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 I See No More Ships (Posted on 2006-01-29)
For an observer at height h above the surface of the Earth,

i) What area, A, of the Earth's surface is visible?
ii) At what altitude, h, does the curvature of the Earth become apparent?

You may assume one can detect, with the human eye, an angle of one degree between the two ends of a line (i.e. two tangents at either end of the visible horizon, appear to intersect at an angle of one degree), that the average human field of view is 180°, also that the Earth is a sphere of radius 6378 km, or you may provide your own figures for the calculations.

 No Solution Yet Submitted by Sir Percivale Rating: 4.5000 (2 votes)

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The first task in solving for A is to find out how far the horizon is, in angular measure.  The observer is r+h distant from the center of the earth, and his line of sight to the horizon is perpendicular to a radius of the earth, r, to that point on the horizon, thus forming a right triangle with one leg r and the hypotenuse r+h.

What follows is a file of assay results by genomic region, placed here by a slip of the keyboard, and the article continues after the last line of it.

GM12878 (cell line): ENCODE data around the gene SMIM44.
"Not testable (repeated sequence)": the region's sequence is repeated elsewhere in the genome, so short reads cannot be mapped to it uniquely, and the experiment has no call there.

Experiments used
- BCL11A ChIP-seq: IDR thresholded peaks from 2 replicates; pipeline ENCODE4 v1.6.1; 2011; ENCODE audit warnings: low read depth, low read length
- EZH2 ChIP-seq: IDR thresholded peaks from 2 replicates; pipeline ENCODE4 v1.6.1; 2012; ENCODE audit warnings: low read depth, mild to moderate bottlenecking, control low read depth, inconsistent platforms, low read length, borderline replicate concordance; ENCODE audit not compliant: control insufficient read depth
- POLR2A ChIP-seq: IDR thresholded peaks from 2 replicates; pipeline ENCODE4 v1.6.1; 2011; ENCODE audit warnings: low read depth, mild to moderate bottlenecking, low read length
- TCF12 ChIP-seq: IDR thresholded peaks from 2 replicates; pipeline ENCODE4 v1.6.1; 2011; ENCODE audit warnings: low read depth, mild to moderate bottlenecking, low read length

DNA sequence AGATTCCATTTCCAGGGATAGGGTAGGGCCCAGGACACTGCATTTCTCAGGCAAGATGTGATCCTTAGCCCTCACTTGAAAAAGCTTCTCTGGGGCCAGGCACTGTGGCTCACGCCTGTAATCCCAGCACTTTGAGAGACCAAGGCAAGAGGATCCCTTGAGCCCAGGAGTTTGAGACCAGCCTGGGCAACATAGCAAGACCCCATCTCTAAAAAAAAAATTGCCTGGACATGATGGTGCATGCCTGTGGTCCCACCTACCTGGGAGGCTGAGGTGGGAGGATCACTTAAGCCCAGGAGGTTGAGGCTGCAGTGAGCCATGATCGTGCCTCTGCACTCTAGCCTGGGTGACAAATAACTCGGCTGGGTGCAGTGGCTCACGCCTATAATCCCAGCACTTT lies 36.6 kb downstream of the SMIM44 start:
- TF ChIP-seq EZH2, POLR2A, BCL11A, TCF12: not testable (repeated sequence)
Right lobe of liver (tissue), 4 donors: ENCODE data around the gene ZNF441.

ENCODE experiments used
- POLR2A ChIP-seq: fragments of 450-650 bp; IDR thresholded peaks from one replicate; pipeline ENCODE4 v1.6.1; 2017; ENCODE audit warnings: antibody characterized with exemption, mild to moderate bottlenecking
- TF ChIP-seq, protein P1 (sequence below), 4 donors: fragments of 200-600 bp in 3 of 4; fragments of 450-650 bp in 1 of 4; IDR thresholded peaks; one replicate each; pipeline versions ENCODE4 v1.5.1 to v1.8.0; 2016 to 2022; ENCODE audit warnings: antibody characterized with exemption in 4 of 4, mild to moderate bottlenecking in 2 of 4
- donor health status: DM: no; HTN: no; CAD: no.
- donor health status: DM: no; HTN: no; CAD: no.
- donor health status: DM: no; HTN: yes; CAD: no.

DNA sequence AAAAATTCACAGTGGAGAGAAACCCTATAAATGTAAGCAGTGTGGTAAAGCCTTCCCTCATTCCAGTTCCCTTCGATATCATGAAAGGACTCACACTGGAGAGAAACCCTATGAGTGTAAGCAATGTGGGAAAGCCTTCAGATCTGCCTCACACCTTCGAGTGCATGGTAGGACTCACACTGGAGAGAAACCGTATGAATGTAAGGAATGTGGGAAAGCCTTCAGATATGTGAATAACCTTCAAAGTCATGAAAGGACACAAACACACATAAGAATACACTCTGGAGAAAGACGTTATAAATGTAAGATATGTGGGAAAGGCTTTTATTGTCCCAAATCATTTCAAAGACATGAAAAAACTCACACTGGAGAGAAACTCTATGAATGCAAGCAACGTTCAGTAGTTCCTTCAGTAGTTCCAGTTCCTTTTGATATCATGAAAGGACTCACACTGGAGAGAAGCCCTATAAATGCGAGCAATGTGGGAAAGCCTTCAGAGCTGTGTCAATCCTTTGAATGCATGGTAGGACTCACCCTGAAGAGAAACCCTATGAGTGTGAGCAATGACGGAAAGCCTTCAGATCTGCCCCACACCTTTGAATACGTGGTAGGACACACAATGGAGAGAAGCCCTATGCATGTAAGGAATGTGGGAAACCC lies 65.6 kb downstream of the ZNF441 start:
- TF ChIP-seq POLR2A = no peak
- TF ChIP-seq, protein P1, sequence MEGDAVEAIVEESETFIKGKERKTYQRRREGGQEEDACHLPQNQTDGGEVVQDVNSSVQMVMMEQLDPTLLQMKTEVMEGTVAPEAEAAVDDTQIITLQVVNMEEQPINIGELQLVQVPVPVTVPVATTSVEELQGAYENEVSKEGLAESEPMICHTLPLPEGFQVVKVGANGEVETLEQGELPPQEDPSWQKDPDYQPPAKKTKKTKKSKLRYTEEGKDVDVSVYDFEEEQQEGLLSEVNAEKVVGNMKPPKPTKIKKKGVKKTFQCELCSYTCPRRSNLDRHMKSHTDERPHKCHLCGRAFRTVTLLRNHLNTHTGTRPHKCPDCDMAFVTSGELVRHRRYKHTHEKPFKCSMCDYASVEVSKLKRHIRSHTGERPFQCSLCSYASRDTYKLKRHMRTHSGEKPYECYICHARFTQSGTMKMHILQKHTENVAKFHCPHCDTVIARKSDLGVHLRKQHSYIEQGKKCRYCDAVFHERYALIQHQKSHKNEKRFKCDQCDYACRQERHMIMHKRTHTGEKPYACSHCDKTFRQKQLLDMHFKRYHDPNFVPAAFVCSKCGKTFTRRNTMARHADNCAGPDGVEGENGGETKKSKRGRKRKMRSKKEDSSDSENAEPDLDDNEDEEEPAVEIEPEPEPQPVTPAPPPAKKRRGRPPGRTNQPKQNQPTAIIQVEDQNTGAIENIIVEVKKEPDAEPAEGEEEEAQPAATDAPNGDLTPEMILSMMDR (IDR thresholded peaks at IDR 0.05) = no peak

The angle of this triangle at the center of the earth is therefore arccos(r/(r+h)).  The web site http://www.rism.com/Trig/spherical_cap.htm (from Google search on Area of spherical cap), calls this angle alpha and gives a formula

A = 2 pi (1 - cos(alpha)) rho^2

for the area of the spherical cap, where rho is the radius of the sphere.  This makes the formula for the visible area

A = 2 pi (1 - r/(r+h)) rho^2

where rho = 6378 km and h must be expressed in km, giving an answer in km^2.

A table: